More than ever people are relying on hand sanitiser to help slow the spread of the coronavirus pandemic.
So when CHOICE received a community tip off about a popular brand of hand sanitiser the consumer advocacy group commissioned a lab test to make sure the product was up to scratch.
The sample of ‘AIR Clean Instant Hand Sanitizer’ from retailer Mosaic Brands has failed the test and is likely to be withdrawn from sale.
“This is following a CHOICE investigation and an independent lab test that found a sample of the product had an alcohol content of only 23 per cent - well below the amount of alcohol required to be effective,” Erin Turner, Director of Campaigns at CHOICE, said in a statement.
CHOICE commissioned the test after receiving multiple community tip offs concerned with the quality of the Mosaic-sold products.
“In the COVID-19 context, ineffective sanitiser is a major public health risk. In order to be effective, a hand sanitiser must have enough alcohol. It’s very worrying that CHOICE has found a hand sanitiser sample with only 23% alcohol, when it should have between 60 and 80%, depending on the formula.”
As a result of the spot-check on this Mosaic sample, CHOICE is now conducting further testing of sanitiser available across Australia.
“We have also referred Mosaic to the regulators to determine if this is a one-off issue with a small batch or something more concerning. We welcome actions from Mosaic to withdraw the products from sale and conduct further testing themselves - this is the responsible course of action given the risks involved.”
Mosaic is the company behind fashion retailers Katies, Rockmans, Rivers and Noni B and was earlier this year criticised by the consumer advocate for engaging in COVID-19 panic marketing.
CHOICE has raised a complaint with the ACCC and notified the Therapeutic Goods Administration (TGA) of the issue.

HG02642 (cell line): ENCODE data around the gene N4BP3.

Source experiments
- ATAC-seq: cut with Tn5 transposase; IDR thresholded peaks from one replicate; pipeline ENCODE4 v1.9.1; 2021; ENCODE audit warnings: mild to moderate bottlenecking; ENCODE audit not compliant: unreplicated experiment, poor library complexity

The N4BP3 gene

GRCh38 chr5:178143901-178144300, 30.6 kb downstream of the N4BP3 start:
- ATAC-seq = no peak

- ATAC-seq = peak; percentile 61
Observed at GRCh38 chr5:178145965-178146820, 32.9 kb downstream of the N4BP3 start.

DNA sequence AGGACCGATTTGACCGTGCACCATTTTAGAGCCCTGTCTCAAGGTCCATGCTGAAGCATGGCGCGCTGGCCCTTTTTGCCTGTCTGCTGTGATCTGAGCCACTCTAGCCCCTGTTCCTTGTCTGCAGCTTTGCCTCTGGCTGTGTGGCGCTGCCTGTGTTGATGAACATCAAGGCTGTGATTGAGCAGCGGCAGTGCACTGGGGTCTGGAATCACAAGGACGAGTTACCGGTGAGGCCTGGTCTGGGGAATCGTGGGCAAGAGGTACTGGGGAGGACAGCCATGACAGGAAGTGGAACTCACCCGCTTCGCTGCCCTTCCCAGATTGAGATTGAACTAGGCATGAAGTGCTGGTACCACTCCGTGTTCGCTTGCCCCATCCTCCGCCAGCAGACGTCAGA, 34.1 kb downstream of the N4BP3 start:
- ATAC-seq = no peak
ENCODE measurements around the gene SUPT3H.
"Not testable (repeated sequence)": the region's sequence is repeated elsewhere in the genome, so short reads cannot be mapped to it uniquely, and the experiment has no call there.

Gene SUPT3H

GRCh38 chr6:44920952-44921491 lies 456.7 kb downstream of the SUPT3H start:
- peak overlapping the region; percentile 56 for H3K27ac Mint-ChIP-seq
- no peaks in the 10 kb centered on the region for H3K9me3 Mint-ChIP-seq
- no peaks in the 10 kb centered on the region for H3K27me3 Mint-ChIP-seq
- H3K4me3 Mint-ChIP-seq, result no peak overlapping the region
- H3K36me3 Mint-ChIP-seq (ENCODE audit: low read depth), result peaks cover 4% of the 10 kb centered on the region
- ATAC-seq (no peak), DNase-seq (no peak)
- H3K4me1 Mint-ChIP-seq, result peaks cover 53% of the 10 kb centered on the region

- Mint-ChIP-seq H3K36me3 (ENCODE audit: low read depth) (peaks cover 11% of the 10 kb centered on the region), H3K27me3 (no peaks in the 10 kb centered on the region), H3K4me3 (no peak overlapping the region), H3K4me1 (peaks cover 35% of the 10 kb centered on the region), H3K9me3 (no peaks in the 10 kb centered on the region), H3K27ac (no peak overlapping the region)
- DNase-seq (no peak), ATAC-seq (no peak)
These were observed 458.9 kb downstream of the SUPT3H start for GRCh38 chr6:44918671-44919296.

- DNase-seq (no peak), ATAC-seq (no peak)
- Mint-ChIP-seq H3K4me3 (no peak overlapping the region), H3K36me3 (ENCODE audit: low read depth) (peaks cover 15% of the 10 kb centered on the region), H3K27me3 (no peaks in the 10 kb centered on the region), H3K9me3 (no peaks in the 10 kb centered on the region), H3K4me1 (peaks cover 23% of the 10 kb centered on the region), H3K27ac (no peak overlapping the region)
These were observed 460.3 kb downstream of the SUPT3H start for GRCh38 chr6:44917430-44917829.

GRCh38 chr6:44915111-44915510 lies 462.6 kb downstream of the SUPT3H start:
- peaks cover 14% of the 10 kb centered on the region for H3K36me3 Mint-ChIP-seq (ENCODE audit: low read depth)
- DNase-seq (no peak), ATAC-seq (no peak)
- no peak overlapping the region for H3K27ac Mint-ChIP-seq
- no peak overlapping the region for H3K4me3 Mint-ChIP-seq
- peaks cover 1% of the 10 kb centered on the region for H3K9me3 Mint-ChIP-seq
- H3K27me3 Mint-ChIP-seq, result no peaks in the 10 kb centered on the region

Mosaic Brands released a statement in response to CHOICE’s claims, stating the company’s own tests showed the product complied with the required amount of alcohol.
“We dispute Choice’s assertions as we have testing documentation from the supplier that shows the alcohol content of the hand sanitiser is not in line with Choice’s claim and is within the range to eliminate 99.8% of germs,” the statement received by Yahoo Lifestyle read.
The company also shared a letter sent to CHOICE earlier in the week asking the group to hold off until further testing on the product was done.
“It is most unfortunate that Choice has ignored the attached letter we sent them on Tuesday 14 July 2020 and has published this assertion before the results of further tests could be received,” the statement continued.
“We believe that Choice’s insistence on publishing the article today is purely to generate sensationalism and is irresponsible as it risks alarming buyers of the product unnecessarily if these further tests confirm that the alcohol level is as stated in the documentation we have received from the supplier.”
Mosaic Brands had already removed the product from sale until further testing was done.
How to spot a dodgy hand sanitiser
The group does stress that hand sanitiser shouldn’t be your first choice - if you have access to soap and water it will be the most effective way to eliminate germs, provided you follow guidelines for effective handwashing.
Hand sanitiser must typically contain between 60 and 80% alcohol (depending on type) to be effective.
If you place sanitiser in your hands and it has a sticky texture and doesn’t evaporate as you rub – you may have a dodgy sanitiser. A sticky texture indicates that the formula has too much gel substance and not enough alcohol.